Jones does not explicitly claim a violation of due process rights, but we believe it is the issue he raises. See State v. Wade, 284 Kan. 527, 533, 161 P.3d 704 (2007) ("Wade first contends that the district court's elements instruction broadened the scope of the . . . charges and deprived him of notice and a fair opportunity to prepare his defense, i.e., deprived him of due process."); In re Care & Treatment of Hay, 263 Kan. 822, Syl. ¶ 4, 953 P.2d 666 (1998) ("The essential elements of due process of law are notice and an opportunity to be heard and to defend in an orderly proceeding adapted to the nature of the case."). We therefore do not apply the standard of review for cases where the defendant objected to instructions below. Because "the gravamen" of Jones' argument "is a constitutional due process challenge, . . . we exercise unlimited review. [Citation omitted.]" Wade, 284 Kan. at 534.

"A jury instruction on the elements of a crime which is broader than the information charging the crime is erroneous. Such an error may be excused only where the substantial rights of the defendant have not been prejudiced." Wade, 284 Kan. 527, Syl. ¶ 3. "If a defendant's ability to prepare and present a defense has been compromised by an erroneously broadened jury instruction, the substantial rights of the defendant have been prejudiced." 284 Kan. 527, Syl. ¶ 4. Under the federal constitutional error rule, "an error is harmless only if the reviewing court is able to declare beyond a reasonable doubt that the error had little, if any, likelihood of changing the outcome of the trial. [Citation omitted.]" State v. Ventris, 285 Kan. 595, 608, 176 P.3d 920 (2008).

Instruction No. 6 was broader than the aggravated kidnapping charge. As a result, the question is whether the error violated Jones' due process rights by compromising his ability to prepare and present a defense. As already indicated, Jones makes two assertions: (1) that he "presented no defense to the theory that he took or confined [W.H.] in order to terrorize her" and (2) that if he had known of the intent to terrorize theory, his counsel "may have attempted to mount a defense to that theory." Jones does not explain or expand upon these conclusory assertions.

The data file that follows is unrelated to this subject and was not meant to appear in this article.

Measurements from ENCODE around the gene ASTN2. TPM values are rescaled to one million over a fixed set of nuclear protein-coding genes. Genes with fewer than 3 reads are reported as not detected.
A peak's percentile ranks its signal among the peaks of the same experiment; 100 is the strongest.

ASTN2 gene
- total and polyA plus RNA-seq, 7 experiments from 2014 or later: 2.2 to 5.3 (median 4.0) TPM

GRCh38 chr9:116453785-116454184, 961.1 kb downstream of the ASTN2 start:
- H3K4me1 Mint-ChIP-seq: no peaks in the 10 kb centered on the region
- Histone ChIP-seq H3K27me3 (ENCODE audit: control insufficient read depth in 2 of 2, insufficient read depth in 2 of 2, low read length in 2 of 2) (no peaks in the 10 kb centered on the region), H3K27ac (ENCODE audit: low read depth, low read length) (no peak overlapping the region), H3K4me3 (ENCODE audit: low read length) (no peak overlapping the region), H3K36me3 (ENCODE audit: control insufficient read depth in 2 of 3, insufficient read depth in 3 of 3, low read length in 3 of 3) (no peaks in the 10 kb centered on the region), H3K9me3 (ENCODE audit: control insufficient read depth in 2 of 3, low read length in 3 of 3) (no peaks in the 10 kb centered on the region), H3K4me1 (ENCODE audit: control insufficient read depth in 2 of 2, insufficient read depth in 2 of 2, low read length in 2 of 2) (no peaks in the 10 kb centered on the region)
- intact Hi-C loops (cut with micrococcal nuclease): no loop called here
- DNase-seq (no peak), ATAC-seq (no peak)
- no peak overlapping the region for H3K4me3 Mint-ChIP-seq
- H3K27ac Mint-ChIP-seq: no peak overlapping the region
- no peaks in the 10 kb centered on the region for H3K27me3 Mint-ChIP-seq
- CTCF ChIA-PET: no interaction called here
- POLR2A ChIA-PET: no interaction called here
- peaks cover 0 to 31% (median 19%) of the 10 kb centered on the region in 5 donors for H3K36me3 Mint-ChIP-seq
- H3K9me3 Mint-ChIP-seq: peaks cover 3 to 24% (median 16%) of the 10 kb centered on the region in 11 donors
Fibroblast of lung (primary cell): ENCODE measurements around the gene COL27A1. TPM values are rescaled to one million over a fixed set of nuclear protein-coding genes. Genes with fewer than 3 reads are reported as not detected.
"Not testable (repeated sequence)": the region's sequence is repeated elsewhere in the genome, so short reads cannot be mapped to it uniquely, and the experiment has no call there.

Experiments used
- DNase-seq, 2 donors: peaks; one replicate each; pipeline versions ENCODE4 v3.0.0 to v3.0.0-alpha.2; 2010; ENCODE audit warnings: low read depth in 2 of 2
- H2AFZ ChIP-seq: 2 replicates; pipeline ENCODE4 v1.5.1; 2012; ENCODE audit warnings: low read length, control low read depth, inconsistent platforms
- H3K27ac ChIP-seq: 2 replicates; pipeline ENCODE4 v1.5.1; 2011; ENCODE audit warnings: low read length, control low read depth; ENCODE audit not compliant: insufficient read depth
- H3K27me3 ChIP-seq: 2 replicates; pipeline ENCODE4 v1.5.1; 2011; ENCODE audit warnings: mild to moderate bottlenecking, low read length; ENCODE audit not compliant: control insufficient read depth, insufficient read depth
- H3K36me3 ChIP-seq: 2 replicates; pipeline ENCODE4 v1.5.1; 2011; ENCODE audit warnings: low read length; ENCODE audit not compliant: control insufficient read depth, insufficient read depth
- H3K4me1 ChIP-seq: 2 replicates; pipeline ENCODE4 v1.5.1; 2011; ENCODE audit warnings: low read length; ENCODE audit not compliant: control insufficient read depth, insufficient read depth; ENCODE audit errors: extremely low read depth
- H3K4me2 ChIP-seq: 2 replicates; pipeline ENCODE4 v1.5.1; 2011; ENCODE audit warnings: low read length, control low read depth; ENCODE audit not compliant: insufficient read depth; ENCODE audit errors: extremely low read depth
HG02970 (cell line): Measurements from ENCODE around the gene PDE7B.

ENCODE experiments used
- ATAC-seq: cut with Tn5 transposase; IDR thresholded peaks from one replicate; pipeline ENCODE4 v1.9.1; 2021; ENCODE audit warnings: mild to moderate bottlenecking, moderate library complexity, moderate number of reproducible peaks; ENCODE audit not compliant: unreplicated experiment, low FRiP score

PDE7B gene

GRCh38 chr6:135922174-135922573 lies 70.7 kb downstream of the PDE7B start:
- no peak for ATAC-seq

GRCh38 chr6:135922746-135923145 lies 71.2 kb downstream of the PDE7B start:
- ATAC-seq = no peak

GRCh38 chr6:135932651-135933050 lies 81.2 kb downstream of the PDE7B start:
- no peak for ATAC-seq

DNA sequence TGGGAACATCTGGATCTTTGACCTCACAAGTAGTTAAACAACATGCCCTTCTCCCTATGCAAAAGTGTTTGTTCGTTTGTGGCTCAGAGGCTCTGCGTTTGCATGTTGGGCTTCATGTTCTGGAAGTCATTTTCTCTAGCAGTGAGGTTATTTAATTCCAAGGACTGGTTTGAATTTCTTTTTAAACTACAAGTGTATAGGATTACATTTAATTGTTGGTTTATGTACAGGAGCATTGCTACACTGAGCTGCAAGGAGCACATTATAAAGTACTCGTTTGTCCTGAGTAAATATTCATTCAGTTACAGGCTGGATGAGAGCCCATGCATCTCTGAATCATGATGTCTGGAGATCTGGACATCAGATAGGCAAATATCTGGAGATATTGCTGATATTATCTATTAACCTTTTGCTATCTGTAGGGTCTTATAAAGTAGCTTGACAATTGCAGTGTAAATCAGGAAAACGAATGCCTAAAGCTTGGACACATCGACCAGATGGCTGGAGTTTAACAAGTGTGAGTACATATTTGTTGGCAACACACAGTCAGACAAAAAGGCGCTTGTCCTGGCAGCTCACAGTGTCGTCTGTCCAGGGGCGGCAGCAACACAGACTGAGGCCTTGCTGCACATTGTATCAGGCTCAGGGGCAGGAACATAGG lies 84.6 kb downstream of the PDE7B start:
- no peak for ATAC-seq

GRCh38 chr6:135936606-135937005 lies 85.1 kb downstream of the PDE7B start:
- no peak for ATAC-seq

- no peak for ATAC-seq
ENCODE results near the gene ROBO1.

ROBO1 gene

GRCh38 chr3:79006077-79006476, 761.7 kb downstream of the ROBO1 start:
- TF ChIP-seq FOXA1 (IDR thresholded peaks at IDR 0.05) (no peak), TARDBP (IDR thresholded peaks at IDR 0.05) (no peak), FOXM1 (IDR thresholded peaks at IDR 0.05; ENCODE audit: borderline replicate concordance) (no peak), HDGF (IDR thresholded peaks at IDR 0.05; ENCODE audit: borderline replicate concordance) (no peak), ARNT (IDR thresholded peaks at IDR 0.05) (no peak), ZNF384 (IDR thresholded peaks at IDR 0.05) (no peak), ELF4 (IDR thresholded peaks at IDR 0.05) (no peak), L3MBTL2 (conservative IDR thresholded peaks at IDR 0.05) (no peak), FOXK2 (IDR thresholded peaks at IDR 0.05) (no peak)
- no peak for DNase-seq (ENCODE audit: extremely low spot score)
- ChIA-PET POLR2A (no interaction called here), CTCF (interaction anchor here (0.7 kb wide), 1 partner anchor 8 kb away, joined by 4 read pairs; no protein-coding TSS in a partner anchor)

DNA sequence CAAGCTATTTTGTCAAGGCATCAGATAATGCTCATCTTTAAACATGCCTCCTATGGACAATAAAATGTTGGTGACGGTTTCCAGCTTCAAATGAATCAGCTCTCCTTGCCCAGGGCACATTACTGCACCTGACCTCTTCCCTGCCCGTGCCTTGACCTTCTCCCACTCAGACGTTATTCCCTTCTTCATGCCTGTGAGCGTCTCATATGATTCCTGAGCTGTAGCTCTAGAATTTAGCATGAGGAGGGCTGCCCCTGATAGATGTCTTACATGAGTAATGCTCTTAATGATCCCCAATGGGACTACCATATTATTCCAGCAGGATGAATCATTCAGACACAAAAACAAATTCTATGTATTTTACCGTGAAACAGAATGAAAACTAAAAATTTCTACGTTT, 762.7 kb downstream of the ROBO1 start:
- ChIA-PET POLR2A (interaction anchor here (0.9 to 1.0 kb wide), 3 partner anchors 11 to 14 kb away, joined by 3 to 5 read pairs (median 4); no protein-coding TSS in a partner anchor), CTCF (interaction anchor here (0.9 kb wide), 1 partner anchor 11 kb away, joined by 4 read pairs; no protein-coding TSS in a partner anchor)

Jones did not present any evidence at trial. Contrary to Jones' first assertion, however, defense counsel contended in closing argument that Jones' actions were not committed with the intent to terrorize W.H. Instead, defense counsel characterized Jones' actions as the latest episode in an ongoing and troubled domestic relationship involving Jones and W.H.:

"To terrorize [W.H.], that's the nature of their relationship. She had a PFA, you know. I'm not saying she's not a nice person, I'm not saying my client's a nice person. What I'm saying is sometimes people argue and sometimes people argue in a really bad way. Does that mean that kidnapping has occurred? No."

With regard to Jones' second assertion, that his counsel "may have attempted to mount a defense," Jones provides nothing more than conjecture, leaving us to speculate about what other defense he would have presented.